Open Access

Downregulation of CD94/NKG2A inhibitory receptors on CD8+T cells in HIV infection is more pronounced in subjects with detected viral load than in their aviraemic counterparts

  • Mustapha Zeddou1,
  • Souad Rahmouni1Email author,
  • Arnaud Vandamme1,
  • Nathalie Jacobs2,
  • Frédéric Frippiat3,
  • Philippe Leonard3,
  • Nicole Schaaf-Lafontaine4,
  • Dolores Vaira3,
  • Jacques Boniver2 and
  • Michel Moutschen1, 3
Retrovirology20074:72

https://doi.org/10.1186/1742-4690-4-72

Received: 02 April 2007

Accepted: 10 October 2007

Published: 10 October 2007

Abstract

The CD94/NKG2A heterodimer is a natural killer receptor (NKR), which inhibits cell-mediated cytotoxicity upon interaction with MHC class I gene products. It is expressed by NK cells and by a small fraction of activated CD8+ T lymphocytes. Abnormal upregulation of the CD94/NKG2A inhibitory NKR on cytotoxic T cells (CTLs) could be responsible for a failure of immunosurveillance in cancer or HIV infection. In this study, CD94/NKG2A receptor expression on CD8+ T lymphocytes and NK cells was assessed in 46 HIV-1-infected patients (24 viraemic, 22 aviraemic) and 10 healthy volunteers. The percentage of CD8+ T lymphocytes expressing the CD94/NKG2A inhibitory heterodimer was very significantly decreased in HIV-1-infected patients in comparison with non-infected controls. Within the HIV infected patients, the proportion of CD8+ T lymphocytes and NK cells expressing CD94/NKG2A was higher in subjects with undetectable viral loads in comparison with their viraemic counterparts. No significant difference was detected in the proportion of CD8+ T lymphocytes expressing the activatory CD94/NKG2C heterodimer between the HIV-1 infected patients and the healthy donors, nor between the vireamic and avireamic HIV-1 infected patients. In conclusion, chronic stimulation with HIV antigens in viraemic patients leads to a decreased rather than increased CD94/NKG2A expression on CD8+ T lymphocytes and NK cells.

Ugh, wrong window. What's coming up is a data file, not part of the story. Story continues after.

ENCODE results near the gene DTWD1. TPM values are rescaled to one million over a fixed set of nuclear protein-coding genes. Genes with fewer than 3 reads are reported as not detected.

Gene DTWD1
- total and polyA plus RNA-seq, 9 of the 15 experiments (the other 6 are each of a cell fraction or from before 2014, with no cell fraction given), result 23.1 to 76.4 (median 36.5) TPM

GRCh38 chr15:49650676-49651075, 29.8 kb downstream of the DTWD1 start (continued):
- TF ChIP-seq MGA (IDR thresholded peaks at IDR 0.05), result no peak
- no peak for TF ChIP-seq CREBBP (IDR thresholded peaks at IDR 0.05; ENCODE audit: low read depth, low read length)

Findings